The test kits were so efficient and easy to use, that as of last week, 20 countries and territories in the world are looking to purchase tens of thousands of test kits from Vietnam. Vietnam's current production capacity is 3,600 kits/day, but the country could make 10,000 kits a day, and triple the capacity if needed, said a representative.
All I see in our news is how the US is facing a testing shortage (how?) and the first few test kits developed by the CDC were faulty (really?) Nothing about Vietnam test kits, of course.

Two: 14 day mandatory quarantine

As US closes its border to China & Europe, the country's been facing criticism regarding these "too little too late" actions. The reason: the disease has already been present within the US borders, and the virus knows no boundaries. The community spread will only get worse, even with these closing border actions.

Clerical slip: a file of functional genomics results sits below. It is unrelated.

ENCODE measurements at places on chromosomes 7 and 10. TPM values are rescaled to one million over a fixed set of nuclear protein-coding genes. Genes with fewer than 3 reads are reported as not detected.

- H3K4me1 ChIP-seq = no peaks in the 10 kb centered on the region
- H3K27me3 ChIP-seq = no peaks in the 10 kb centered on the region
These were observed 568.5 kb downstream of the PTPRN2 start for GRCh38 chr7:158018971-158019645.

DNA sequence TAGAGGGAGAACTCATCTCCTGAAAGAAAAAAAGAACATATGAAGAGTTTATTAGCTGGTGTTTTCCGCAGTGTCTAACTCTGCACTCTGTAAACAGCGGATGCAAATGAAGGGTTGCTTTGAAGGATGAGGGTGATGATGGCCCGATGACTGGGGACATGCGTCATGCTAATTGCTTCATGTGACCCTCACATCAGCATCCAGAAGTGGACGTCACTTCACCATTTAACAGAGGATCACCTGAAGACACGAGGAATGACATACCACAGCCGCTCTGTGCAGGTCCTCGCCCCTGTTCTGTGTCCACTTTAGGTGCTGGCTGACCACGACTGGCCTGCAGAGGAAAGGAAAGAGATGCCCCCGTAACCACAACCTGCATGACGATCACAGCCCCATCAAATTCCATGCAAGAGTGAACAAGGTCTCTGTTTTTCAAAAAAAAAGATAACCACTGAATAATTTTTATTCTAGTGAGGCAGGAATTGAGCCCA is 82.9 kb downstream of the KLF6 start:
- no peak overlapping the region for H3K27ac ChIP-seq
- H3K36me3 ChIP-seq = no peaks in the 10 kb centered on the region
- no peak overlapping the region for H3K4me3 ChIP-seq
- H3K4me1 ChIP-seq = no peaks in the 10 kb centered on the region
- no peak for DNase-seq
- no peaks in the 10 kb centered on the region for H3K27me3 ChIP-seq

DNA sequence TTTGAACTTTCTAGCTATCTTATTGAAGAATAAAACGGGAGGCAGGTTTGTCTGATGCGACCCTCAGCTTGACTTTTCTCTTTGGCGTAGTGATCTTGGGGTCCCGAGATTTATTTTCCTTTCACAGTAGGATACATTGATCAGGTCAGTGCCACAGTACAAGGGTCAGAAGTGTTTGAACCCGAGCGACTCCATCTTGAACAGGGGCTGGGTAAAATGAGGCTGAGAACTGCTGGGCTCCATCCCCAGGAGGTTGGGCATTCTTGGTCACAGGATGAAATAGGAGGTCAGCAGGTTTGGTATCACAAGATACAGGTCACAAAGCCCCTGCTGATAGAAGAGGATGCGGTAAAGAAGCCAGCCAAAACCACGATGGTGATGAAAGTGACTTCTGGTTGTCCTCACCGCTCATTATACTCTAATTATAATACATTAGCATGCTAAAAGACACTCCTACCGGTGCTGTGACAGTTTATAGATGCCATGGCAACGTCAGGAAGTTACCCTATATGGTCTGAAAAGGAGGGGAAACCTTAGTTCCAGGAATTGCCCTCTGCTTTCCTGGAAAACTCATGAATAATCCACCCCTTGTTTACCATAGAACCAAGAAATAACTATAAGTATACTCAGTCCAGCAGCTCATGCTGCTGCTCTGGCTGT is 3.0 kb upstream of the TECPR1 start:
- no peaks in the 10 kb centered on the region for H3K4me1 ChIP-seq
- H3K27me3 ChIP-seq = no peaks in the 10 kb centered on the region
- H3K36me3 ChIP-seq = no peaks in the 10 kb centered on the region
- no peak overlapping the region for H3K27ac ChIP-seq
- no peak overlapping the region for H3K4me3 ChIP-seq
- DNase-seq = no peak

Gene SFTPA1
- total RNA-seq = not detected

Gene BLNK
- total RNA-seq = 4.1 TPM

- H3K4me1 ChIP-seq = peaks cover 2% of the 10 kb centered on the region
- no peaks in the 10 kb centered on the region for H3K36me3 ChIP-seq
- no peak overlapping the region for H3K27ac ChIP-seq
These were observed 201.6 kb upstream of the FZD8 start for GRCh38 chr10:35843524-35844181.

Vietnam, on the other hand, has been mandating 14-day quarantine for all foreigners as well as returning Vietnamese from Covid-19 epicenters, on top of restricting travels from these regions. At first, these applied to people coming from China & South Korea. Of late, the mandate has been extended to people coming back from all of Europe, the UK and the US.
Here's the kicker: the Vietnamese government provided 100% of Vietnamese citizens and foreigners under quarantine with shelter, food and medical attention during these 14 days. They have been for the past 2 months.
"Suddenly it all becomes very human, we’re guests in a country doing their best to protect themselves and are extending us that courtesy. Such is the good nature of Vietnam."
Outside, everything is peaceful. The location is quiet, the soldiers work tirelessly to sterilize the rooms daily, log our temperature and clear out our bins. They live here to help their country and despite what they might have heard, they’re friendly and caring. So far, this feels more like a holiday camp than a quarantine. In our room, we share snacks, fruit, and start getting deliveries from loved ones."